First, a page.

A Year in Provence is a best-selling memoir by Peter Mayle about his first year in Unlike the book, the mini series was not well received by critics; A Year in Provence was later placed at number ten on a Radio Times list of the worst. A Year in Provence book. Read reviews from the world's largest community for readers. National Bestseller In this witty and warm-hearted account, P. A Year in Provence [Peter Mayle] on presemorboecuad.ml Browse our editors' picks for the best books of the month in fiction, nonfiction, mysteries, children's books.
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Also by Peter Mayle · The Diamond Caper · The Corsican Caper · Provence in Ten Easy Lessons · The Marseille Caper · The Vintage Caper. See all books by. The trade magazine even managed to get the basics wrong, calling his new book a novel. Even a year later, when A Year in Provence was. The author describes his first 12 months in Provence, after he and his wife have abandoned England for an 18th-century farmhouse in the Luberon Mountains.
Peter Mayle does an excellent job describing his surroundings in his writing. This book captures the easy, slow paced lifestyle of Provence beautifully. An excellent read that I highly recommend! Rated 4 out of 5 by AmyG from Not particularly action-packed, but boy did it make me hungry I picked up a copy of this book after reading a list of titles that would appeal to a "wander luster" or travel-fanatic.
I haven't been to Provence but I can say after reading this book I definitely intend to. Other reviewers commented on it being a bit slow - I'd tend to agree with that. The concept of the book itself isn't exactly action-oriented, but it's a bit like life in Provence itself, which I think Peter captured beautifully. Do not read on an empty stomach - tales of dinner parties and tasty Provencal treats were too much for me to bear! Rated 2 out of 5 by ChelseaPT from I would not recommend.
I found this to be a boring tale of a married couple who moved from the United States looking for a beautiful farmhouse in Provence, France. They find the house of their dreams and the entire book is a month-by-month account of their daily lives.
They spend most of their time renovation their new home, talking to the country folk and complaining about how long the renovations are taking to complete. Rated 5 out of 5 by Steve from Delicious! Love this book! Like Camilleri, Mayle's writing inevitably leads one to eat good food and drink good wine. Rated 4 out of 5 by Sue from This book made me hungry! Told by month, the trails and tribulations of moving to a new country, learning a new language and enjoying the culture of good food and wine Date published: Rated 5 out of 5 by Grace from Fun and happy read Oh what fun and warm descriptions of Provence.
Very enjoyable book! It was recommended to me by a friend, who warned, "It'll make you ravenous! Mayle is as fond of the vino and cuisine as he is of the countryside, and exquisite descriptions abound. Might be a good thing to first stock up on a crusty baguette, quality olive oil, imported cheese, and a hearty red, unless you enjoy torturing yourself. Must confess I haven't yet been to the south of France sigh , and so cannot report on the author's accuracy.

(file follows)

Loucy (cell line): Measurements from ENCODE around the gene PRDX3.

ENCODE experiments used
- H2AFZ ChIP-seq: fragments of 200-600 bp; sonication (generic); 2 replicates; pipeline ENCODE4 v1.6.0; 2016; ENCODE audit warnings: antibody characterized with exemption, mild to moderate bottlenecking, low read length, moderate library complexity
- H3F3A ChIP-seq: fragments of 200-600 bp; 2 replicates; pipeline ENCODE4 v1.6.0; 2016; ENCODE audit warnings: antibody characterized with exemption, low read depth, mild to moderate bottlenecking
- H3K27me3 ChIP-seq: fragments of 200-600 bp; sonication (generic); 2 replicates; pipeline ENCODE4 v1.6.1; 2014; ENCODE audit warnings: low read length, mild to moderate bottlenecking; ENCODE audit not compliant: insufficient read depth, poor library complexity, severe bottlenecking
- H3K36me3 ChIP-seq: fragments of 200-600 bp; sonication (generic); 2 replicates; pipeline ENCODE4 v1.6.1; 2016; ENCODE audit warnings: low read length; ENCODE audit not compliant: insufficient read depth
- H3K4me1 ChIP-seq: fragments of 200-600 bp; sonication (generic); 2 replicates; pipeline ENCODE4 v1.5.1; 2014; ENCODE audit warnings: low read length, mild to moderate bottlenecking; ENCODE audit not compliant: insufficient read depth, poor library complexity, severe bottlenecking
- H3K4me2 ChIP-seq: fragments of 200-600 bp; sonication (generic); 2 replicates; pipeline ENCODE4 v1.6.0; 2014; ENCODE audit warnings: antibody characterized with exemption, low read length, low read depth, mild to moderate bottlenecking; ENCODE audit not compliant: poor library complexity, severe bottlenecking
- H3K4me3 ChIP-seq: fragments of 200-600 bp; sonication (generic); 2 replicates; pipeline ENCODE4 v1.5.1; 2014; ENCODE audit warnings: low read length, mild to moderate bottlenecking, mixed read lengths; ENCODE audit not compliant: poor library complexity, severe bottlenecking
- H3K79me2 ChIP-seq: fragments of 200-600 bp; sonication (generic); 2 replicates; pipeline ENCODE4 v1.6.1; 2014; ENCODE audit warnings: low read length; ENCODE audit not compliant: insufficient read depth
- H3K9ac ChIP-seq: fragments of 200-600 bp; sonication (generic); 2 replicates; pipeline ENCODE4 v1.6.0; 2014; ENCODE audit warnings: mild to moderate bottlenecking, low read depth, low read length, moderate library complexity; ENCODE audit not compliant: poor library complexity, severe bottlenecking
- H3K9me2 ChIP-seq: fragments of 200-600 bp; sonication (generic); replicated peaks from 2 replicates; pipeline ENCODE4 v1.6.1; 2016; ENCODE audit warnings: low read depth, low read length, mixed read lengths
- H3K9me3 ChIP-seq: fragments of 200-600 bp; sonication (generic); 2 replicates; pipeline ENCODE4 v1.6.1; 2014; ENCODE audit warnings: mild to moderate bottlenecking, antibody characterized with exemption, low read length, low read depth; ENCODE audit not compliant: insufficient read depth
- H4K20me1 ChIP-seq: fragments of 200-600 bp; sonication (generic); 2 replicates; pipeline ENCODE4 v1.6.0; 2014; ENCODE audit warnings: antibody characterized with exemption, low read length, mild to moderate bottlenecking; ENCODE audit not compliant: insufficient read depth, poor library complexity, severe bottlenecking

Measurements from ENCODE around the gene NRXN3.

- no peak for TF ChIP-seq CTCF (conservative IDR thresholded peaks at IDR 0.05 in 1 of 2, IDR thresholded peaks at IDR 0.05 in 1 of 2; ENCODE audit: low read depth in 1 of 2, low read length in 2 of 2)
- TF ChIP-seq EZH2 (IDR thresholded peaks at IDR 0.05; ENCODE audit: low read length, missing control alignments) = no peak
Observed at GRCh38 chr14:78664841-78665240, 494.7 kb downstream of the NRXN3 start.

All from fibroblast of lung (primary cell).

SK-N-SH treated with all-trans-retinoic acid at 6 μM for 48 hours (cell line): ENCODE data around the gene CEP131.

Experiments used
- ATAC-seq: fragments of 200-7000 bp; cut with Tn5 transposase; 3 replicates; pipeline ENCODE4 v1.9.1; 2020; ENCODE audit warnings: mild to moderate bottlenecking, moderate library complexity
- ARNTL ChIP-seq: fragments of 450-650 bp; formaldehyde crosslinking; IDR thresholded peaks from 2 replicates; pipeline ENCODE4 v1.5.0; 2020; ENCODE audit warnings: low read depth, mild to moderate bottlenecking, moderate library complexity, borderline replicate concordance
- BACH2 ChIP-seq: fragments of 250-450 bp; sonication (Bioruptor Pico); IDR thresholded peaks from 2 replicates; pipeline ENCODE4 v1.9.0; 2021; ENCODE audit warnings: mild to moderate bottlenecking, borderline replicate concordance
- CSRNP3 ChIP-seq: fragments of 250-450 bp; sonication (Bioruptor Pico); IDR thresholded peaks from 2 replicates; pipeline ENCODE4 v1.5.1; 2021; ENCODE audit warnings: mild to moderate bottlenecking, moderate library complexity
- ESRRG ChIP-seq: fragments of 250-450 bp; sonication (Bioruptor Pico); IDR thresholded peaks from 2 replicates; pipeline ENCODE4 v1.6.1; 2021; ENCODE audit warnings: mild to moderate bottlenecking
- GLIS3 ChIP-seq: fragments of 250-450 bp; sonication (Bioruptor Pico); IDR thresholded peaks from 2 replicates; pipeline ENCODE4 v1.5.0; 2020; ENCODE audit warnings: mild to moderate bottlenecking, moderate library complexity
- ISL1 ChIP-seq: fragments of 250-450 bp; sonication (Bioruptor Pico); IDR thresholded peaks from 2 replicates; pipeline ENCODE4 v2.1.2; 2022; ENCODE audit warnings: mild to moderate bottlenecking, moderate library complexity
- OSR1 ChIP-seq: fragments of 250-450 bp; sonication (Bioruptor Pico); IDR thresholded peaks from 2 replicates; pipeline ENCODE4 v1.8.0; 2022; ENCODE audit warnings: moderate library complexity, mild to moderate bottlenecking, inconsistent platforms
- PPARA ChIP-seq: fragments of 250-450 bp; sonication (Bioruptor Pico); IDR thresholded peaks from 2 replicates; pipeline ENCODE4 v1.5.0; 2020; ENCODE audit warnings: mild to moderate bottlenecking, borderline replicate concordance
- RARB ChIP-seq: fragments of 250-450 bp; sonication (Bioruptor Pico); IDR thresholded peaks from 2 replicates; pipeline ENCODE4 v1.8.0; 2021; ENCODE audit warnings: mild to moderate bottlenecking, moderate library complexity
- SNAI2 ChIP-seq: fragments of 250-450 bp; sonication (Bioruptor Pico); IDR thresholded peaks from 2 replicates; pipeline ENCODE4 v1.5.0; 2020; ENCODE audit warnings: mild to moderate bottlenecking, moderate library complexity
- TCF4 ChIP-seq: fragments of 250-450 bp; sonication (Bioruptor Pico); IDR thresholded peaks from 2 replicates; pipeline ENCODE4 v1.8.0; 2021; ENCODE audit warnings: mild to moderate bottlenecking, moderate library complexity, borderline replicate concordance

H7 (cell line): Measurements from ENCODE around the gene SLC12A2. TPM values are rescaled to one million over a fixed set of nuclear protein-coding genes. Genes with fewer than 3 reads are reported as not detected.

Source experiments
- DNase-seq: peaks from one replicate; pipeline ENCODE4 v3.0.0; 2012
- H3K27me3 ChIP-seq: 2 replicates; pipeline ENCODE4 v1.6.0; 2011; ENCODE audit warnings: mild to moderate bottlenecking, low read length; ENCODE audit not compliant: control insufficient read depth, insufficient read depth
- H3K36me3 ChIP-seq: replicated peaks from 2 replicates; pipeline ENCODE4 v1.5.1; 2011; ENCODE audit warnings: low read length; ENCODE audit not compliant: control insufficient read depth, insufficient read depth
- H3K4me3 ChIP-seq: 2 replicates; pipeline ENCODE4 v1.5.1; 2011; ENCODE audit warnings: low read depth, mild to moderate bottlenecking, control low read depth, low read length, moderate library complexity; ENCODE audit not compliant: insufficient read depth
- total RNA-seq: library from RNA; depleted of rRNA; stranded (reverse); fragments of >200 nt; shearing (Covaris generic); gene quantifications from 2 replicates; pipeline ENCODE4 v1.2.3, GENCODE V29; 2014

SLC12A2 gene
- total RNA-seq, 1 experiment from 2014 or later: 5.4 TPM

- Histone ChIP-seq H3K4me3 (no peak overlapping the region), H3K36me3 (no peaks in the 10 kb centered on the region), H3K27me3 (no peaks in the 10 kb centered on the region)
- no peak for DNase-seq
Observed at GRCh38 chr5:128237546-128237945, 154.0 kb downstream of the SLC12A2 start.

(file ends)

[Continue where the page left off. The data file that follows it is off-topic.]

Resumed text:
But as far as armchair travel goes, this is a satisfying read. Most rewarding, I think, are the character sketches of the people he encounters: Amusing, light-hearted stuff. It helped to take me away to the laid back, relaxing, European charm of Provence. I could taste the olive oil soaked crusty bread and see the dark and sweaty but good-hearted neighbor that Mayle so deliciously and meticulously describes.
I found the situations of the couple in the story farcical and light-hearted and I laughed at the husband's exceptional wit and ability to poke fun at himself.
I thought this would make a great movie with Hugh Grant in the leading role, as he is so good in light-hearted comedies.
Peter Mayle's descriptive narrative took me away to his beautiful villa and in my imagination I could appreciate the hardy generosity of his French community. It will definitely make you want to plan a trip there…by fantasy or reality. I would recommend reading this book with the goal to visit a beautiful place; relax, pick a hot sunny day deep in the summer and sip on a nice glass of red wine…you will love this trip.
Drink the wine and eat the cheese. Follow the bike races if that's your style, but do not read this book about Mayle's experience of the glorified south of France. He is a Brit whose trite renderings of French behaviour and morals are not only disrespectful, but insulting.
His style is flippant, painfully debonair and not in the least funny. I can't believe they made a TV series from his completely self-indulgent journals. Written by British ex-pat Peter Mayle, it is a month-by-month account of the joys and trials of living in Provence. Mayle uses a refreshing choice of words and metaphors throughout. The characters are eccentric and the events hilarious. You too will want to download a villa in France!